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Static Stretches for Improved Flexibility

Static Stretches for Improved Flexibility

by Brandon Bowers, PT, DPT, Astym Cert.Leave a Comment

Are you dealing with tight muscles, or maybe you don’t feel very flexible? When used correctly, stretching can be a useful tool to address tight muscles and improve muscle flexibility. Recent studies have confirmed that performing low intensity stretches over a long period can improve flexibility. Let’s look at a handful of simple stretches you can do to improve tight muscles.

1. Chest stretch. Muscle group targeted – pectoralis

With your elbows bent to approximately 90 degrees, place your forearms on either side of a door frame. Place one foot in front of the other and move your chest forward into the doorway. You should feel a stretch on the front of your chest and possibly the front of your shoulders. Hold this position for 30 seconds; perform 3 repetitions.

Static Stretches for Improved Flexibility


2. Calf stretch. Muscle group targeted – triceps surae

Place one foot behind the other, keeping the knee straight and heel flat on the floor. Position your other leg in front with the knee bent and heel flat on the floor. Place your hands on the wall in front of you to support your weight, and then lean forward. The stretch should be felt in the calf of the leg that is behind. Hold this position for 30 seconds; perform 3 repetitions. Switch the position of your feet and repeat on the other leg.

Static Stretches for Improved Flexibility


3. Back of the thigh stretch. Muscle group targeted – hamstrings

Lay on your back with one leg straight and the other leg bent. Use a belt, a dog leash, or a bed sheet looped around the foot of the straight leg to pull that leg up in the air. You should try to keep this leg straight the entire time. Your flexibility will determine how high you are able to pull your leg. Use the strap to lift the leg until you feel a stretch on the back side of the thigh. Hold his position for 30 seconds and repeat 3 times. Switch the strap to the other leg and repeat on that side.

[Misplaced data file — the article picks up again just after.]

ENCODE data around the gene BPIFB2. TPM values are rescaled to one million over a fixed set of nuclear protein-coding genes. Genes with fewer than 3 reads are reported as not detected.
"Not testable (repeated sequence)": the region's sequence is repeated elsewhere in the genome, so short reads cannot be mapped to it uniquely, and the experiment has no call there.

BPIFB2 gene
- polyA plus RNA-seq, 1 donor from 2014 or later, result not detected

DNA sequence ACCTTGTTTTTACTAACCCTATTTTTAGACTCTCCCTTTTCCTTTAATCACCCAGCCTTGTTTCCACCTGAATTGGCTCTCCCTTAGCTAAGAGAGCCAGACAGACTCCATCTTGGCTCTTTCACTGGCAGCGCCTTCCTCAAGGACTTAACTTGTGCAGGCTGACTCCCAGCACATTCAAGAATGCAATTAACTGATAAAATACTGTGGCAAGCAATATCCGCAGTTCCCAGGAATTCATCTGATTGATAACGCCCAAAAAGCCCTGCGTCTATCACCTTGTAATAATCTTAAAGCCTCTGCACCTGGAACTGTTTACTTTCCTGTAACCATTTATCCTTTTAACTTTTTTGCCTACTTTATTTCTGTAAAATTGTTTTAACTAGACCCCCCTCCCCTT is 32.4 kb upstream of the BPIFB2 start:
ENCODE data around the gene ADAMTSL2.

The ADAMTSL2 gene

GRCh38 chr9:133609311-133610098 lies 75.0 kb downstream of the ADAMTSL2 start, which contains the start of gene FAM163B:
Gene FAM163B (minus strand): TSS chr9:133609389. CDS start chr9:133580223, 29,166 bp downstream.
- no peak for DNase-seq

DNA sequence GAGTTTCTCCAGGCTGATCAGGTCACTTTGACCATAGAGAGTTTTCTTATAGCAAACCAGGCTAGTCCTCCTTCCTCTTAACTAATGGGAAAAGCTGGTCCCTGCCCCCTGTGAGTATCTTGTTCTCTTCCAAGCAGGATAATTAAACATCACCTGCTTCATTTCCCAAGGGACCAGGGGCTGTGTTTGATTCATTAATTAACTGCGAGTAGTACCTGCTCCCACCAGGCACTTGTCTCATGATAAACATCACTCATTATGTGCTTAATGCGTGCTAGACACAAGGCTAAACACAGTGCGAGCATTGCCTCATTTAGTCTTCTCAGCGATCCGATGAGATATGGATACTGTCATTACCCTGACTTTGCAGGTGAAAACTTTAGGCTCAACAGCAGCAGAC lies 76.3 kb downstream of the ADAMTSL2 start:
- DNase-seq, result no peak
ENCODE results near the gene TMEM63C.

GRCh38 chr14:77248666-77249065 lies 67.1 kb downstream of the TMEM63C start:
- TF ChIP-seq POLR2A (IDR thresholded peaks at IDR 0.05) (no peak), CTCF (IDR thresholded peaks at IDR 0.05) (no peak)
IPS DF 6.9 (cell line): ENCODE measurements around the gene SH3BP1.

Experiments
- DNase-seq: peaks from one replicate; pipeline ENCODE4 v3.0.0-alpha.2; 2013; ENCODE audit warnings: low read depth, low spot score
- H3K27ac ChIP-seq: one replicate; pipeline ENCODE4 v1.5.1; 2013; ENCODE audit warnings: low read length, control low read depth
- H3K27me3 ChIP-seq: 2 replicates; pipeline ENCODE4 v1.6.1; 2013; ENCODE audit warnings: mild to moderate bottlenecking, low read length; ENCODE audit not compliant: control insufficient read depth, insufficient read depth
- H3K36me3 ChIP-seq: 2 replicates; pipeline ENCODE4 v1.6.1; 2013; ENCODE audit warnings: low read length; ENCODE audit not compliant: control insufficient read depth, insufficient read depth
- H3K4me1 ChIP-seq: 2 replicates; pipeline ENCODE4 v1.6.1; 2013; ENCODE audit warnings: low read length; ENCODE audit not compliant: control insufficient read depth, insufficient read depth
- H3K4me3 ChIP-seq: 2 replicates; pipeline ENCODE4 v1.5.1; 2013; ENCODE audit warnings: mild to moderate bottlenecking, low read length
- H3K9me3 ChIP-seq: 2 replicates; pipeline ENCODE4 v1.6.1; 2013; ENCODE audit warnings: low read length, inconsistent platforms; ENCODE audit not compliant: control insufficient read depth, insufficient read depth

Static Stretches for Improved Flexibility


4. Front of the thigh stretch. Muscle group targeted – quadriceps

Lay face down with a belt, a dog leash or a bed sheet looped around one of your feet. Use the strap to pull your heel towards your buttock. Your knee will bend while performing this movement, and you should feel a stretch on the front of your thigh. Hold this position for 30 seconds and repeat 3 times. Perform with the other leg.

Static Stretches for Improved Flexibility


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The Athletico blog is an educational resource written by Athletico employees. Athletico bloggers are licensed professionals who abide by the code of ethics outlined by their respective professional associations. The content published in blog posts represents the opinion of the individual author based on their expertise and experience. The content provided in this blog is for informational purposes only, does not constitute medical advice and should not be relied on for making personal health decisions.

References:
1. Takeuchi K, Akizuki K, Nakamura M. Association between static stretching load and changes in the flexibility of the hamstrings. Sci Rep. 2021 Nov 5;11(1):21778. doi: 10.1038/s41598-021-01274-7. PMID: 34741110; PMCID: PMC8571324.
2. Fukaya T, Kiyono R, Sato S, Yahata K, Yasaka K, Onuma R, Nakamura M. Effects of Static Stretching With High-Intensity and Short-Duration or Low-Intensity and Long-Duration on Range of Motion and Muscle Stiffness. Front Physiol. 2020 Nov 20;11:601912. doi: 10.3389/fphys.2020.601912. PMID: 33329054; PMCID: PMC7714915.

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